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Summary

  • Elections in India and Indonesia have created intense expectations for reform.
  • However, several major hurdles face both countries.
  • We have a somewhat more bullish outlook for India, but believe that changes can lead to opportunities in both countries.

By Jack Deino

In both India and Indonesia, leaders are facing intense pressure from markets and investors to initiate reforms that are real rather than merely cosmetic. Our outlook is somewhat more bullish for India, but we believe change can lead to opportunity in both countries.

Hurdles to reform

The recent election of Prime Minister Narendra Modi in India brings to power a strong government with a solid mandate for reform. However, Mr. Modi's Bharatiya Janata Party (BJP) doesn't control a majority in the upper house of parliament, which is required for many reforms, nor does it control most local governments, which must approve implementation of some reforms on the state level. India's fiscal deficit, already quite large, is under the microscope of diverse constituents, making it difficult to fund infrastructure projects even if they're approved through a streamlined approval process. Labor reform is necessary to provide jobs for about 10 million citizens entering the labor force annually. But it's unpopular.

In Indonesia, if frontrunner and market favorite, Joko Widodo, wins the upcoming election, a fractious parliament will likely challenge attempts to implement important reforms. Mr. Widodo's Indonesian Democratic Party of Struggle (PDI-P) fell short of a decisive victory in the April legislative election.

Both countries also face daunting challenges in light of reduced, more selective flows to emerging markets, serious infrastructure-related bottlenecks, massive corruption, and unsustainable, poorly structured subsidies for food, fertilizer and various fuels that could increase pending the Iraqi conflict's impact on energy prices.

Outlook for investors

While both India and Indonesia appear attractive from a local currency perspective, India looks slightly more so, in our opinion. Both the Reserve Bank of India (RBI) and Bank Indonesia (BI) have taken concrete measures to reduce structural imbalances. On the hard currency front, we see both markets as pretty fully valued from a corporate and sovereign perspective. India has no hard-currency sovereign debt and only quasi-sovereign, bank and corporate debt outstanding.

For investors, India looks attractive, in our view, given that it is not a constituent of the JPMorgan GBI-EM Global Diversified Index, and therefore has very little foreign participation at about 3%.1 We expect further volatility for Indian depository receipts around elections and as seasonal factors generate an increase in the closely watched current account deficit. But we believe the Indian rupee should remain stable as foreign flows stabilize while the RBI takes measures to rebuild foreign reserves and maintain a competitive currency, which now looks slightly overvalued. Given the risks of an El Niño-induced drought impacting food price inflation, we anticipate the RBI maintaining a neutral policy stance, despite RBI Governor Raghuram Rajan's assertion that the glidepath to lower inflation he's mapped out is achievable.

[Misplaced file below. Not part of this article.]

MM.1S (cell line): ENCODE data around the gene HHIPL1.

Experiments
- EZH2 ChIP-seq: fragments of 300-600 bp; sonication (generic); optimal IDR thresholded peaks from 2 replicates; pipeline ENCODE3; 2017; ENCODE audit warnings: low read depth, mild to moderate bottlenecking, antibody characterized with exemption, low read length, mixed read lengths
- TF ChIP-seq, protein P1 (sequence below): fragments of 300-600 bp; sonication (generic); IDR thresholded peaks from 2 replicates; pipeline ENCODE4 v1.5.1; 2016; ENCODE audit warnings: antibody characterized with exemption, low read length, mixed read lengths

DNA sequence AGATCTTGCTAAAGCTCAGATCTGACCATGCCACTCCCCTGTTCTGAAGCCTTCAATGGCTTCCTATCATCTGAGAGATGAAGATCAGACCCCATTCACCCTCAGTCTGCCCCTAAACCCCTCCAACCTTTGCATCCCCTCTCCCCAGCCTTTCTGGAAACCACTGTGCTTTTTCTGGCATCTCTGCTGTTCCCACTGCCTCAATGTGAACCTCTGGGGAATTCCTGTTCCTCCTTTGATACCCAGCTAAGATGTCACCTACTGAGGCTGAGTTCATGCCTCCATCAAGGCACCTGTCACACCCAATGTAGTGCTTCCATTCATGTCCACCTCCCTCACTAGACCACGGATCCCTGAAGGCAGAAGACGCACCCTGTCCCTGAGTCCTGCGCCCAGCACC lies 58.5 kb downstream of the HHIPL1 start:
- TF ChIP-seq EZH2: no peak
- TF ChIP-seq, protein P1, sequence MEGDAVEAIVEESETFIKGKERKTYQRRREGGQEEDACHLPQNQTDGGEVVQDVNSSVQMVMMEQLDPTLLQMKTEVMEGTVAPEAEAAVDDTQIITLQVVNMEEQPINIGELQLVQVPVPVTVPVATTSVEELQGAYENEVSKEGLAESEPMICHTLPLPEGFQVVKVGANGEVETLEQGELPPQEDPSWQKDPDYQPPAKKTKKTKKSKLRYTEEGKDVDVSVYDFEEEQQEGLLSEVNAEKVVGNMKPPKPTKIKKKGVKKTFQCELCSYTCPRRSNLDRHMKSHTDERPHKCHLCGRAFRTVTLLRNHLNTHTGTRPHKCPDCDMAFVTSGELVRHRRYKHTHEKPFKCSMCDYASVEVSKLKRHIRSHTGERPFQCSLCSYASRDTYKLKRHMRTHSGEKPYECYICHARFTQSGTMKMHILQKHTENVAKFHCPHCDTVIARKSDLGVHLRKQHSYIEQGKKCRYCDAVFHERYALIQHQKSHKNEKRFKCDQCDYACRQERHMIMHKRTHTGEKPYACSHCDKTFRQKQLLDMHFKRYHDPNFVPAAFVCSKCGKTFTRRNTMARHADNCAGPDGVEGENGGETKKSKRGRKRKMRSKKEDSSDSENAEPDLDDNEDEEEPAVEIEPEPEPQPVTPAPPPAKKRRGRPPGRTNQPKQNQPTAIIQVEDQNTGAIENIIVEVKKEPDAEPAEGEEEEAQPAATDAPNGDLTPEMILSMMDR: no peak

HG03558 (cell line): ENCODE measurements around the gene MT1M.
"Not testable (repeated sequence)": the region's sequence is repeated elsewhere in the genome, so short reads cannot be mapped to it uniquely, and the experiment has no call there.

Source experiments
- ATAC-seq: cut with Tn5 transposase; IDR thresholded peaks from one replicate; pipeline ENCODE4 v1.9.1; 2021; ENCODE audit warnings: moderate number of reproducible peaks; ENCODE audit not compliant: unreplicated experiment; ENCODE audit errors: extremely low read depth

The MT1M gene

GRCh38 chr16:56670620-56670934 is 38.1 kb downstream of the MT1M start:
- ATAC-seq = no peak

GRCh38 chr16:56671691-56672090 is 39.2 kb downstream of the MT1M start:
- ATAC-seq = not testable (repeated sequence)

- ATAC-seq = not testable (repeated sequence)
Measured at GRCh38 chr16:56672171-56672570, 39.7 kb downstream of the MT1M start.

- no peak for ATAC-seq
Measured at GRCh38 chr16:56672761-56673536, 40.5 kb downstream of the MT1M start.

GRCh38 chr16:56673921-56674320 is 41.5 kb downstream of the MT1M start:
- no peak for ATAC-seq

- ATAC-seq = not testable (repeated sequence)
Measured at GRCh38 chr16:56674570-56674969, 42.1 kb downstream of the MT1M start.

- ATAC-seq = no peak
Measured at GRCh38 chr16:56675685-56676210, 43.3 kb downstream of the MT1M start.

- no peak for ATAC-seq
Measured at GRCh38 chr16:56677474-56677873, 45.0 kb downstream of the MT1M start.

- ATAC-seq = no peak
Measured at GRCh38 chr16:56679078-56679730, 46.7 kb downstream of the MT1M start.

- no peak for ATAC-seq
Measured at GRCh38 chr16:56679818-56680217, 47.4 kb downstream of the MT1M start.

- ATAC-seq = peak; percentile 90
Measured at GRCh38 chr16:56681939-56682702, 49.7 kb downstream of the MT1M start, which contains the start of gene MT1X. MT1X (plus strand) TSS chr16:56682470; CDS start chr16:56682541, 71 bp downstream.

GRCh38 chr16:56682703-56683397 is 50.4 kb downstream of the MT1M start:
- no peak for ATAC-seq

Meanwhile, Indonesia is in the JPMorgan GBI-EM Global Diversified Index and already has sizable foreign participation at approximately 35%.1 Given that most investors overwhelmingly favor Mr. Widodo and the Indonesian race is still quite fluid with five televised debates to come, we see some degree of risk that many investors would cut positions across asset classes in Indonesia if Mr. Widodo's rival, Subianto Prabowo, wins the election. Mr. Prabowo has mentioned that if he wins, he may consider increasing Indonesia's ratio of sovereign debt to gross domestic product (GDP) from about 24% to approximately 50% in an effort to spur growth in the "underlevered" Indonesian economy.

1 Source: EM Markets: EM Macro Daily - Globalizing Local Currency Rates, Goldman Sachs Global Macro Research, June 25, 2014

JPMorgan GBI-EM Global Diversified Index is a version of the benchmark index for emerging market local currency bonds issued by emerging market governments.

About risk

The performance of an investment concentrated in issuers of India or Indonesia is expected to be closely tied to conditions within those countries and to be more volatile than more geographically diversified investments.
The risks of investing in securities of foreign issuers, including emerging market issuers, can include fluctuations in foreign currencies, political and economic instability, and foreign taxation issues.

NOT FDIC INSUREDMAY LOSE VALUENO BANK GUARANTEE

Disclaimer: The information provided is for educational purposes only and does not constitute a recommendation of the suitability of any investment strategy for a particular investor. The opinions expressed are those of the author(s), are based on current market conditions and are subject to change without notice. These opinions may differ from those of other Invesco investment professionals.

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Source: India And Indonesia: Change, Challenge And Opportunity